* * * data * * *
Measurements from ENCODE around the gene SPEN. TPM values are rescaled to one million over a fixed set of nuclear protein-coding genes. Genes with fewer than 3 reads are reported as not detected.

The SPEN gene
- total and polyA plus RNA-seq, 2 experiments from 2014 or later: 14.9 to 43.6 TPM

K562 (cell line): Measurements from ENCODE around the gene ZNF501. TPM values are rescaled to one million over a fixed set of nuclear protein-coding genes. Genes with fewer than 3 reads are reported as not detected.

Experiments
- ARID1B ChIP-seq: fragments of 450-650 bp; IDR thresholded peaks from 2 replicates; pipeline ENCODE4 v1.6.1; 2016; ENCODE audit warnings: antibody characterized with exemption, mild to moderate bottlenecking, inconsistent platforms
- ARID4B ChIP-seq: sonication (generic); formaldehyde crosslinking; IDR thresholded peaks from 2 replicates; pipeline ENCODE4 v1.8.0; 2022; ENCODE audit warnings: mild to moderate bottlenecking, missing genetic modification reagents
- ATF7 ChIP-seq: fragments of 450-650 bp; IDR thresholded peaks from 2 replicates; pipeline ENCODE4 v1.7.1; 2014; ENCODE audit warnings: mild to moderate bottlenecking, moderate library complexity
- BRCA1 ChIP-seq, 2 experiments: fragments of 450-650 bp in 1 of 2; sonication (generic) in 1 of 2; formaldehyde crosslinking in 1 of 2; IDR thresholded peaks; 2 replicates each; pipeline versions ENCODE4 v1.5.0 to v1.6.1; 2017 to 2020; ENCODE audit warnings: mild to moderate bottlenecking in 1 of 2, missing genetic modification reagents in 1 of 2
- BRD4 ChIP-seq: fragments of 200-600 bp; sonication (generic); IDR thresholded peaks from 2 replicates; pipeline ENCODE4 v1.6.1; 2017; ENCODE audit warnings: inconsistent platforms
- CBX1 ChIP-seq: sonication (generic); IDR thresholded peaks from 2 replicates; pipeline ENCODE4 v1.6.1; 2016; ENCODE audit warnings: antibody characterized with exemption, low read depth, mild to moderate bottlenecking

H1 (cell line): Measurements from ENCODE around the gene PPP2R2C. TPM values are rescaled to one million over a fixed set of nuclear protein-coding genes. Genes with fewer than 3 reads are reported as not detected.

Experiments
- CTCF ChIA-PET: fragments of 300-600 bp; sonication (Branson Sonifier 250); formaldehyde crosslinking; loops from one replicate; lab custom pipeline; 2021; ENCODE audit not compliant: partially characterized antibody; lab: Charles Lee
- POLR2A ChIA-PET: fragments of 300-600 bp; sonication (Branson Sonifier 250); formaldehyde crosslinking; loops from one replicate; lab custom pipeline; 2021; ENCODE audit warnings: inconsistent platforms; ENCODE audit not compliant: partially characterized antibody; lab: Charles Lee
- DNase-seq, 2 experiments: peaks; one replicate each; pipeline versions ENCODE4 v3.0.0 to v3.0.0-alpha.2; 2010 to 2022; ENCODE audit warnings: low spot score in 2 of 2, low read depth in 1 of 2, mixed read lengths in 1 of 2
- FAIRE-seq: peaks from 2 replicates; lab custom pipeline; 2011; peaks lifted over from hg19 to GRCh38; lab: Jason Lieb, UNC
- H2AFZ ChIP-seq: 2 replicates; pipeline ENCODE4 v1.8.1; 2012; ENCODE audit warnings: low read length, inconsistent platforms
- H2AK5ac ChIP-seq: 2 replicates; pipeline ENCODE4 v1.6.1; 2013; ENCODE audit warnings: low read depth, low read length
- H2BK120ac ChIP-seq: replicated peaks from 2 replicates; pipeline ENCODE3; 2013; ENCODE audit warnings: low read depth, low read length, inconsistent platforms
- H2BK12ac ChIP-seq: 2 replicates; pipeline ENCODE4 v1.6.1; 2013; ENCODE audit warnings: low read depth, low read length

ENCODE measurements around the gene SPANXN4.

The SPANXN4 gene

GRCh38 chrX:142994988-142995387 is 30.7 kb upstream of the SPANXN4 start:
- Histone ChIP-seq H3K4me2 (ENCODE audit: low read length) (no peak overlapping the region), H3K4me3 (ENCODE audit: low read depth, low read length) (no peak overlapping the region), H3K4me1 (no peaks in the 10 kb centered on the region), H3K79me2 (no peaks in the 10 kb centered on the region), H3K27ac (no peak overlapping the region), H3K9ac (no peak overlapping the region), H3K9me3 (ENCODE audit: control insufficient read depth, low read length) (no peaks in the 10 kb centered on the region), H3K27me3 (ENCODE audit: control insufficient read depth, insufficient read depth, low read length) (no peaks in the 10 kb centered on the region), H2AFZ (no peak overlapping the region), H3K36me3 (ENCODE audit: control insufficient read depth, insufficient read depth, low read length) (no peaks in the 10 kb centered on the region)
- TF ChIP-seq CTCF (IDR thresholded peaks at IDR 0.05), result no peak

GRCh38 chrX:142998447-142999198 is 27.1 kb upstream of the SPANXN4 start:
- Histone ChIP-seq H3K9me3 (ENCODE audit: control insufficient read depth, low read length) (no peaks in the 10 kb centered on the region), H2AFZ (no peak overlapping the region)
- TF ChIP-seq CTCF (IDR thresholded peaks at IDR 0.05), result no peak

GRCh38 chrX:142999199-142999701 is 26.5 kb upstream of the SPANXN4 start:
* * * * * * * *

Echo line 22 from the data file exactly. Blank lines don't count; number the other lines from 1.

ENCODE measurements around the gene SPANXN4.